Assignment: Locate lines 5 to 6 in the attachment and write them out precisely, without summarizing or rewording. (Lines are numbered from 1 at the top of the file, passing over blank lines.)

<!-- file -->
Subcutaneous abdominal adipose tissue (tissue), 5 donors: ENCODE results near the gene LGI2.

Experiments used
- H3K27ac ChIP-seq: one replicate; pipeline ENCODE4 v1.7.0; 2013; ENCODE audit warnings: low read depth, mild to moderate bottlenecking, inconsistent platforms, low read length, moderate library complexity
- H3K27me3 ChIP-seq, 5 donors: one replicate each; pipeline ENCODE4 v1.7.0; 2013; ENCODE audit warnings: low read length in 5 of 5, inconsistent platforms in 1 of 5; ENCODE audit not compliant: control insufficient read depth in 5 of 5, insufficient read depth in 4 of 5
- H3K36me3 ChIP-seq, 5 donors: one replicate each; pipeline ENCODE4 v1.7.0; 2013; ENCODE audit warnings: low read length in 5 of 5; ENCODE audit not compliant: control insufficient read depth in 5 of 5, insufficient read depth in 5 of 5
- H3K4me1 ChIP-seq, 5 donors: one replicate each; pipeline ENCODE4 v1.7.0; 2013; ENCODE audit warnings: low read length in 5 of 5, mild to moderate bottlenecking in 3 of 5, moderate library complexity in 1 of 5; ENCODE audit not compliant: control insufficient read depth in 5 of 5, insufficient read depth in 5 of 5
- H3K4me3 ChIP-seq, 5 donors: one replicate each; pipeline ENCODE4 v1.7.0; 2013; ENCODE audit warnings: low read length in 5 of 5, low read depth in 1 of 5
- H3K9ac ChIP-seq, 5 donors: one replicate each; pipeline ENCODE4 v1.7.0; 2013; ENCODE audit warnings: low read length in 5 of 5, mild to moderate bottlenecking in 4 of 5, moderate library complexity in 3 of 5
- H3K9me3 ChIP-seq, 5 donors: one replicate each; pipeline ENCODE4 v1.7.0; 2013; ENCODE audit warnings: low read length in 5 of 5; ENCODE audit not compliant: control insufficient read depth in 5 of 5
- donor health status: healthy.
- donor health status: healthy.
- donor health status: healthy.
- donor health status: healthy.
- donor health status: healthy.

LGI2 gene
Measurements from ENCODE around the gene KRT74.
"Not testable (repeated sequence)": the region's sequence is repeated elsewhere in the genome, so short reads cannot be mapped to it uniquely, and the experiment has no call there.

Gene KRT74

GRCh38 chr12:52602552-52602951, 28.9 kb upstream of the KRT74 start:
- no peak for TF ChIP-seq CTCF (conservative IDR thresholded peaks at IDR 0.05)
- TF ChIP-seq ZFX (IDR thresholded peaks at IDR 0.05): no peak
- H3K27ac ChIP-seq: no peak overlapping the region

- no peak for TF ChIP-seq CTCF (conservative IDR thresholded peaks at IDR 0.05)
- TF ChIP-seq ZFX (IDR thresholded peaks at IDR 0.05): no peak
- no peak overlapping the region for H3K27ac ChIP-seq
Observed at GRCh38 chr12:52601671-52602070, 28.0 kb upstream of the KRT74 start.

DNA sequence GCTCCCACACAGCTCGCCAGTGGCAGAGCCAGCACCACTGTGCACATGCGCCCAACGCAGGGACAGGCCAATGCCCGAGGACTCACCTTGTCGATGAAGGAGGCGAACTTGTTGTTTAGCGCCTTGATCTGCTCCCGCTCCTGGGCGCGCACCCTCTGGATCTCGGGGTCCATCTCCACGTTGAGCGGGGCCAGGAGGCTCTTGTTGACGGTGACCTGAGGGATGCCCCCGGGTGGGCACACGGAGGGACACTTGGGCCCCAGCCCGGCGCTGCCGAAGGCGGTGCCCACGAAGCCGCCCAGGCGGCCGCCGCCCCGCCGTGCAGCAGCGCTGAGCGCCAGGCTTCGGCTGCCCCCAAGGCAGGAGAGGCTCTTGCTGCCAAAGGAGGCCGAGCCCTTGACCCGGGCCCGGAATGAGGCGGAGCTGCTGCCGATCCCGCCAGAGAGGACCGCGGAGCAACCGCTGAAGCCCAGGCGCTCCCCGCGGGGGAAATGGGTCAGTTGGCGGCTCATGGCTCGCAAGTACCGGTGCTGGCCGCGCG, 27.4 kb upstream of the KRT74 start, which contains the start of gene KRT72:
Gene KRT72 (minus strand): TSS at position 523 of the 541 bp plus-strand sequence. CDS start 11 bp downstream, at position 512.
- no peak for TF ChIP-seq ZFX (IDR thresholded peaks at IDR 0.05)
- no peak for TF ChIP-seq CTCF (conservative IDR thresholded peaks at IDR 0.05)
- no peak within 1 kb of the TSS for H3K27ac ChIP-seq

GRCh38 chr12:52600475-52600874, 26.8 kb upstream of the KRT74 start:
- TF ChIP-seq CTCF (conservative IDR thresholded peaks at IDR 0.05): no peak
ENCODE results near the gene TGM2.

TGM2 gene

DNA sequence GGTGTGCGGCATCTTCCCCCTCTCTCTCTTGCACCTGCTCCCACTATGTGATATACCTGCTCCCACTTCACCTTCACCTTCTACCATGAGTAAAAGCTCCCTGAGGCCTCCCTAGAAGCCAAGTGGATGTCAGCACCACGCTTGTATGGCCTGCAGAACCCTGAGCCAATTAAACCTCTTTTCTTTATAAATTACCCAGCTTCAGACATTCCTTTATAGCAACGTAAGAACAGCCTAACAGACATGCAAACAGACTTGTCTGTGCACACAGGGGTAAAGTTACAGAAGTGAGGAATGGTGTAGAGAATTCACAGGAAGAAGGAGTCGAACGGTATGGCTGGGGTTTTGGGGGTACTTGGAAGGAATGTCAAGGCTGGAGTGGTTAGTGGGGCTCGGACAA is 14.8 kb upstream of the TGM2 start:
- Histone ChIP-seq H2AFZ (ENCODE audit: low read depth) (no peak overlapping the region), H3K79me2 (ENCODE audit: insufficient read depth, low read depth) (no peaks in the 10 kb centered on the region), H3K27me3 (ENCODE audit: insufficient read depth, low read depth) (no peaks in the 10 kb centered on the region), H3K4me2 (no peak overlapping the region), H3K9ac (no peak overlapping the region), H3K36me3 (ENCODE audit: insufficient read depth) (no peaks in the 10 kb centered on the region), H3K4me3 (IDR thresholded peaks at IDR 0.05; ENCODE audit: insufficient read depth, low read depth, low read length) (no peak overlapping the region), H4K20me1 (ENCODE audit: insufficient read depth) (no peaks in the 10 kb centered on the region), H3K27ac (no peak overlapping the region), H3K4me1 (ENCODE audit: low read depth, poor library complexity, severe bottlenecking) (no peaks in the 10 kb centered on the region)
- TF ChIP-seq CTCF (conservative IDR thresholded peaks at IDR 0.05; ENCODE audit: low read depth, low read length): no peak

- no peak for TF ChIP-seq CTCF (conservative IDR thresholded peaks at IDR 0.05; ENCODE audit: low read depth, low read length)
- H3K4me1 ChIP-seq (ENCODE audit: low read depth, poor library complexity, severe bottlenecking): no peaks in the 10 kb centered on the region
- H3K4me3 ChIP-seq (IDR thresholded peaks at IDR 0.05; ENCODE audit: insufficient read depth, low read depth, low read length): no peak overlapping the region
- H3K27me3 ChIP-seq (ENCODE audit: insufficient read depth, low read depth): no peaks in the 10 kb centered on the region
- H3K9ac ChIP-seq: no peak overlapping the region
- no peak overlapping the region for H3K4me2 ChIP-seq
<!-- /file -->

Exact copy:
- H3K36me3 ChIP-seq, 5 donors: one replicate each; pipeline ENCODE4 v1.7.0; 2013; ENCODE audit warnings: low read length in 5 of 5; ENCODE audit not compliant: control insufficient read depth in 5 of 5, insufficient read depth in 5 of 5
- H3K4me1 ChIP-seq, 5 donors: one replicate each; pipeline ENCODE4 v1.7.0; 2013; ENCODE audit warnings: low read length in 5 of 5, mild to moderate bottlenecking in 3 of 5, moderate library complexity in 1 of 5; ENCODE audit not compliant: control insufficient read depth in 5 of 5, insufficient read depth in 5 of 5